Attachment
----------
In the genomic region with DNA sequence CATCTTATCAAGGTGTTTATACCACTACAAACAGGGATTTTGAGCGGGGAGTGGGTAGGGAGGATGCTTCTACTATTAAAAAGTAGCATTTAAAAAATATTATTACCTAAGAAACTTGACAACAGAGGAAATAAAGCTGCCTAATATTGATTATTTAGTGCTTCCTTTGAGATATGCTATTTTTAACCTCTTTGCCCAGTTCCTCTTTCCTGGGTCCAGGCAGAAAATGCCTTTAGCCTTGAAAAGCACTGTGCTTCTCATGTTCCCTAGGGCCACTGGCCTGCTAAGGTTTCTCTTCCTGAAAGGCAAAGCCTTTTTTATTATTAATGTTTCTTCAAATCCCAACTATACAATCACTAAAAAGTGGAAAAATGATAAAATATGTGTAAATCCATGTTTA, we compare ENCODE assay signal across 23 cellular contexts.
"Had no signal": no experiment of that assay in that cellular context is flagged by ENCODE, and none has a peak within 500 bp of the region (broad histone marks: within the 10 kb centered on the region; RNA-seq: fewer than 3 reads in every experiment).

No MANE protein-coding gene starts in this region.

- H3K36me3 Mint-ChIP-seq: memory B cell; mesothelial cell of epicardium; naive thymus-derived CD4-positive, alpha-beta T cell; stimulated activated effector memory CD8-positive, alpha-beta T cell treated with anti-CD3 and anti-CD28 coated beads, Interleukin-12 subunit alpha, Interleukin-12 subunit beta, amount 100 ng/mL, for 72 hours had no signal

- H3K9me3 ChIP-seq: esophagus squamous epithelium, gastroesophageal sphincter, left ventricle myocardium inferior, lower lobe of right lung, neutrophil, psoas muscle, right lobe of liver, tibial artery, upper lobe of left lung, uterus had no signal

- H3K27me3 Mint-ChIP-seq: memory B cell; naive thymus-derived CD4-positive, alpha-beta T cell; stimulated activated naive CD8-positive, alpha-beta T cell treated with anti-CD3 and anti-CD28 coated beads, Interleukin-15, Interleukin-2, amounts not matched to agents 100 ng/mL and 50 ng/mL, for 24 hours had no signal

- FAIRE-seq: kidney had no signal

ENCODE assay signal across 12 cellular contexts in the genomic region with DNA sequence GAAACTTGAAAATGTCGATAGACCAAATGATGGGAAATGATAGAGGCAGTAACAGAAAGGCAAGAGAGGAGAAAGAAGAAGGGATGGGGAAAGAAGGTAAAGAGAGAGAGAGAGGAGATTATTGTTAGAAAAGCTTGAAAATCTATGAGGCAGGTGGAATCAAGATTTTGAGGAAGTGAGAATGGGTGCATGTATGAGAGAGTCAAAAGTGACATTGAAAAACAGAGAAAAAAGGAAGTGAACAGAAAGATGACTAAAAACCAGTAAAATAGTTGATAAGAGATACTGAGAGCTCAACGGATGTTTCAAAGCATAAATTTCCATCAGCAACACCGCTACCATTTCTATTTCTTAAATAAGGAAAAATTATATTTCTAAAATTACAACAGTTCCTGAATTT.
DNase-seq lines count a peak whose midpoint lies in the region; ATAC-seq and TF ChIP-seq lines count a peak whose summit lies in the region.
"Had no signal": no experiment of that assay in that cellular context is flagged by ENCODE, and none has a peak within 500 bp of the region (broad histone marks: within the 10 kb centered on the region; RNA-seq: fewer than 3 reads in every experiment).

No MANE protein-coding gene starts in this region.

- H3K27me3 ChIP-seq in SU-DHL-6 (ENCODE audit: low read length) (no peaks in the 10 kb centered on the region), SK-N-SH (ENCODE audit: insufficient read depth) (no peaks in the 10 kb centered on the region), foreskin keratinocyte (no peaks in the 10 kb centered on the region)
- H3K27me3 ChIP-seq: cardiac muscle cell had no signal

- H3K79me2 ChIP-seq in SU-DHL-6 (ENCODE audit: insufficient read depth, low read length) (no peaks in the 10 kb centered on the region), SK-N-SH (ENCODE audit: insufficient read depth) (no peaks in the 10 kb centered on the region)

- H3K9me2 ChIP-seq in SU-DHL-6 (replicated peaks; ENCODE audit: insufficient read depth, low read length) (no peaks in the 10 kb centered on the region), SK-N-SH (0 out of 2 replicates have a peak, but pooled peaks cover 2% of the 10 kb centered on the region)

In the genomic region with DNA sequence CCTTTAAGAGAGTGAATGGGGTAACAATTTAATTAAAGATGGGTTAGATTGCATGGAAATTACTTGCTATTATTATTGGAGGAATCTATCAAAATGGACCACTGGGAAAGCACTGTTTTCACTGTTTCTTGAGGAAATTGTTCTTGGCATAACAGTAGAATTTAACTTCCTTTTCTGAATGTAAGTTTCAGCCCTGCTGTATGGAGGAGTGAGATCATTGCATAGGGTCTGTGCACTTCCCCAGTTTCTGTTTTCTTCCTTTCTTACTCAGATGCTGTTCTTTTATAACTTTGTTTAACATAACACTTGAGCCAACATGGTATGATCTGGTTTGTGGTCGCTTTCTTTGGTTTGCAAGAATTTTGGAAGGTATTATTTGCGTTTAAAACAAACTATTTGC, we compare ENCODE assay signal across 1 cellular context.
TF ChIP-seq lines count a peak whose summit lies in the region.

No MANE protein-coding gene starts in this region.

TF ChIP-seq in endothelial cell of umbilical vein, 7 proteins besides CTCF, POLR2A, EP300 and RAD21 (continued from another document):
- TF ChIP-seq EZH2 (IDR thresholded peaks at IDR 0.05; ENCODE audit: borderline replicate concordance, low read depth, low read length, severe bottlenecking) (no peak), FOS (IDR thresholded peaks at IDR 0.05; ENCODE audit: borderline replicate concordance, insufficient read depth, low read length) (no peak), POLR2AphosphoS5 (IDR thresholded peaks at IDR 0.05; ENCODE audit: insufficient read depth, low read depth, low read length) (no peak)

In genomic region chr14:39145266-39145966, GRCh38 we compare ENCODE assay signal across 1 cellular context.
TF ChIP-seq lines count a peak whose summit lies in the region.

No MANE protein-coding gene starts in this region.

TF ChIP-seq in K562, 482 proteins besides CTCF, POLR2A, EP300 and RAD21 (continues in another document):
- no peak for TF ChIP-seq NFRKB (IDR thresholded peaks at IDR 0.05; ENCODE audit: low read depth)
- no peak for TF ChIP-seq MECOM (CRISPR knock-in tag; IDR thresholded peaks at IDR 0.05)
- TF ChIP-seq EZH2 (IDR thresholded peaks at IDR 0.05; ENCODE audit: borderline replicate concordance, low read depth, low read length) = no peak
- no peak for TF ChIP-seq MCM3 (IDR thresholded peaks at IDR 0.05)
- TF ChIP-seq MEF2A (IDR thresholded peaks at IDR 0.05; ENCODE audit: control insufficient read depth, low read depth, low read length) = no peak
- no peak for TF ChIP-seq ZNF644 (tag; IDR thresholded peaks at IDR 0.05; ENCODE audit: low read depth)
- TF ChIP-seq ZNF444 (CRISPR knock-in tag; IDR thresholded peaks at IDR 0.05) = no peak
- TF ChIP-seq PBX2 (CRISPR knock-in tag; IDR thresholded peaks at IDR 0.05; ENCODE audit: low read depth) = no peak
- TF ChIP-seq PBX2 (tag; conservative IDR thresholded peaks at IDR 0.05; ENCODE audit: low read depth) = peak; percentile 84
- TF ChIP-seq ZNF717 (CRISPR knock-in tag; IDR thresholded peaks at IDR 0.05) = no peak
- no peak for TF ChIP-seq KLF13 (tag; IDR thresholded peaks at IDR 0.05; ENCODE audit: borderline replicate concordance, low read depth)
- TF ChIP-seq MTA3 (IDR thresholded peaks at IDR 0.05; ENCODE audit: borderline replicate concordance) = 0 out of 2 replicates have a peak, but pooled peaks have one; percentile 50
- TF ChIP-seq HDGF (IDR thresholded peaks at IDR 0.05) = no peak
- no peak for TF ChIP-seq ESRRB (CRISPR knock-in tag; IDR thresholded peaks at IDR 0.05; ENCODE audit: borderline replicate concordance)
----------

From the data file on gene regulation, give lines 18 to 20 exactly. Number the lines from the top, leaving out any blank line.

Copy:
No MANE protein-coding gene starts in this region.

TF ChIP-seq in endothelial cell of umbilical vein, 7 proteins besides CTCF, POLR2A, EP300 and RAD21 (continued from another document):
- TF ChIP-seq EZH2 (IDR thresholded peaks at IDR 0.05; ENCODE audit: borderline replicate concordance, low read depth, low read length, severe bottlenecking) (no peak), FOS (IDR thresholded peaks at IDR 0.05; ENCODE audit: borderline replicate concordance, insufficient read depth, low read length) (no peak), POLR2AphosphoS5 (IDR thresholded peaks at IDR 0.05; ENCODE audit: insufficient read depth, low read depth, low read length) (no peak)